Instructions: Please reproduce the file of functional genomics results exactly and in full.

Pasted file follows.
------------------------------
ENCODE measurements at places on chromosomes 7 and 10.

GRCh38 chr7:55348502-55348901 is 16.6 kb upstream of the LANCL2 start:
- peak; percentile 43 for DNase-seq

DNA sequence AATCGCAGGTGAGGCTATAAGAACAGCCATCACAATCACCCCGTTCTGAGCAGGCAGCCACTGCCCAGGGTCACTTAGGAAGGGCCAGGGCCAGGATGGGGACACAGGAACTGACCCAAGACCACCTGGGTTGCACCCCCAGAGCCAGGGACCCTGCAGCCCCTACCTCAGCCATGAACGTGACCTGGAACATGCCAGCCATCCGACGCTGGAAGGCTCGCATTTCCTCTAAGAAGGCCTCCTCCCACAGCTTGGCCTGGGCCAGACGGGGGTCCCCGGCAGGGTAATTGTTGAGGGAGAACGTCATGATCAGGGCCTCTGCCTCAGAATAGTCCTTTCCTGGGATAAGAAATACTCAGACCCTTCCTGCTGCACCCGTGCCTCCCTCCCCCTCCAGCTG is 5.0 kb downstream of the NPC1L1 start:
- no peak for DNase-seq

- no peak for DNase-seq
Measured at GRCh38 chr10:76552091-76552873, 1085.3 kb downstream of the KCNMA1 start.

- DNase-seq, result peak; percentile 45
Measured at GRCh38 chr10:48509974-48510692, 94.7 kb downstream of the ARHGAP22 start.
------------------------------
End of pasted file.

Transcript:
ENCODE measurements at places on chromosomes 7 and 10.

GRCh38 chr7:55348502-55348901 is 16.6 kb upstream of the LANCL2 start:
- peak; percentile 43 for DNase-seq

DNA sequence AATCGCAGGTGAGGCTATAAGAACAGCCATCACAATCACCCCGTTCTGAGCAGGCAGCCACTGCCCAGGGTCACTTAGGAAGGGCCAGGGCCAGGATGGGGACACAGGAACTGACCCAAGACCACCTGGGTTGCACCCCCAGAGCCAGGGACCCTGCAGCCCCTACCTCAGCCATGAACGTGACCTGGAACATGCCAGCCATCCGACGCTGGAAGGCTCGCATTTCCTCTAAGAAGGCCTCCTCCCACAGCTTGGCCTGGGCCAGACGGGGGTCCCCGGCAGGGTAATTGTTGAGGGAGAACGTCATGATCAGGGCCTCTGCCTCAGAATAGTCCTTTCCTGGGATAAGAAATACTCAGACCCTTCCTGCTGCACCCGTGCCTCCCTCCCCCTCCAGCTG is 5.0 kb downstream of the NPC1L1 start:
- no peak for DNase-seq

- no peak for DNase-seq
Measured at GRCh38 chr10:76552091-76552873, 1085.3 kb downstream of the KCNMA1 start.

- DNase-seq, result peak; percentile 45
Measured at GRCh38 chr10:48509974-48510692, 94.7 kb downstream of the ARHGAP22 start.